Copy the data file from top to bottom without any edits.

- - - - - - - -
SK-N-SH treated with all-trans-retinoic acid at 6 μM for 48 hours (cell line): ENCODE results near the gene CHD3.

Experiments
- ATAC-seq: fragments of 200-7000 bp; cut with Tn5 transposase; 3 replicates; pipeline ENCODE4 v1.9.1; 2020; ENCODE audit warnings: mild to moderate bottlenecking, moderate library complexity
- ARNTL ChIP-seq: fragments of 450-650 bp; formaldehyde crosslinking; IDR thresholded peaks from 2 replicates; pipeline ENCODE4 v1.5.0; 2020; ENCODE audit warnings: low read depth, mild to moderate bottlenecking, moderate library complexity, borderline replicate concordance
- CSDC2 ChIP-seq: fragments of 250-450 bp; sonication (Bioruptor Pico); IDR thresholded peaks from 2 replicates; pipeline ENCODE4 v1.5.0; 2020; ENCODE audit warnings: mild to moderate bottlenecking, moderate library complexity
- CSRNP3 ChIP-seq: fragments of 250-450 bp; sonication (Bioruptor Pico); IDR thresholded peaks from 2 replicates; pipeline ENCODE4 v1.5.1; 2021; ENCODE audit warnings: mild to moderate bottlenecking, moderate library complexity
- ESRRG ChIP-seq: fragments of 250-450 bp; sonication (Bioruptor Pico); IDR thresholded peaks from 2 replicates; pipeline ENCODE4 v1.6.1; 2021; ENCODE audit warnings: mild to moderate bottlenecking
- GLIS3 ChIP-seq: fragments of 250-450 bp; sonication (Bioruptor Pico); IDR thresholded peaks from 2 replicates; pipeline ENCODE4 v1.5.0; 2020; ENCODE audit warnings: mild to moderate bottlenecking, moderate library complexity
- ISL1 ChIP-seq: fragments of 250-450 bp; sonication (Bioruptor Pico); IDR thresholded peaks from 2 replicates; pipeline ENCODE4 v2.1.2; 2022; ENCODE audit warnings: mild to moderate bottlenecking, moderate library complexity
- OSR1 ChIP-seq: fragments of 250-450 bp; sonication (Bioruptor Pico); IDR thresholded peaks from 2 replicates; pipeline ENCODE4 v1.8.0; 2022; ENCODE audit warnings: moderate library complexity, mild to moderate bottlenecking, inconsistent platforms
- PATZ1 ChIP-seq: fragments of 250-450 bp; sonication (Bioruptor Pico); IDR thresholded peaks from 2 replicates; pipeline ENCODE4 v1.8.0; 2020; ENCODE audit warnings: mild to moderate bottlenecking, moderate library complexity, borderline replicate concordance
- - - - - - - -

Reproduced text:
SK-N-SH treated with all-trans-retinoic acid at 6 μM for 48 hours (cell line): ENCODE results near the gene CHD3.

Experiments
- ATAC-seq: fragments of 200-7000 bp; cut with Tn5 transposase; 3 replicates; pipeline ENCODE4 v1.9.1; 2020; ENCODE audit warnings: mild to moderate bottlenecking, moderate library complexity
- ARNTL ChIP-seq: fragments of 450-650 bp; formaldehyde crosslinking; IDR thresholded peaks from 2 replicates; pipeline ENCODE4 v1.5.0; 2020; ENCODE audit warnings: low read depth, mild to moderate bottlenecking, moderate library complexity, borderline replicate concordance
- CSDC2 ChIP-seq: fragments of 250-450 bp; sonication (Bioruptor Pico); IDR thresholded peaks from 2 replicates; pipeline ENCODE4 v1.5.0; 2020; ENCODE audit warnings: mild to moderate bottlenecking, moderate library complexity
- CSRNP3 ChIP-seq: fragments of 250-450 bp; sonication (Bioruptor Pico); IDR thresholded peaks from 2 replicates; pipeline ENCODE4 v1.5.1; 2021; ENCODE audit warnings: mild to moderate bottlenecking, moderate library complexity
- ESRRG ChIP-seq: fragments of 250-450 bp; sonication (Bioruptor Pico); IDR thresholded peaks from 2 replicates; pipeline ENCODE4 v1.6.1; 2021; ENCODE audit warnings: mild to moderate bottlenecking
- GLIS3 ChIP-seq: fragments of 250-450 bp; sonication (Bioruptor Pico); IDR thresholded peaks from 2 replicates; pipeline ENCODE4 v1.5.0; 2020; ENCODE audit warnings: mild to moderate bottlenecking, moderate library complexity
- ISL1 ChIP-seq: fragments of 250-450 bp; sonication (Bioruptor Pico); IDR thresholded peaks from 2 replicates; pipeline ENCODE4 v2.1.2; 2022; ENCODE audit warnings: mild to moderate bottlenecking, moderate library complexity
- OSR1 ChIP-seq: fragments of 250-450 bp; sonication (Bioruptor Pico); IDR thresholded peaks from 2 replicates; pipeline ENCODE4 v1.8.0; 2022; ENCODE audit warnings: moderate library complexity, mild to moderate bottlenecking, inconsistent platforms
- PATZ1 ChIP-seq: fragments of 250-450 bp; sonication (Bioruptor Pico); IDR thresholded peaks from 2 replicates; pipeline ENCODE4 v1.8.0; 2020; ENCODE audit warnings: mild to moderate bottlenecking, moderate library complexity, borderline replicate concordance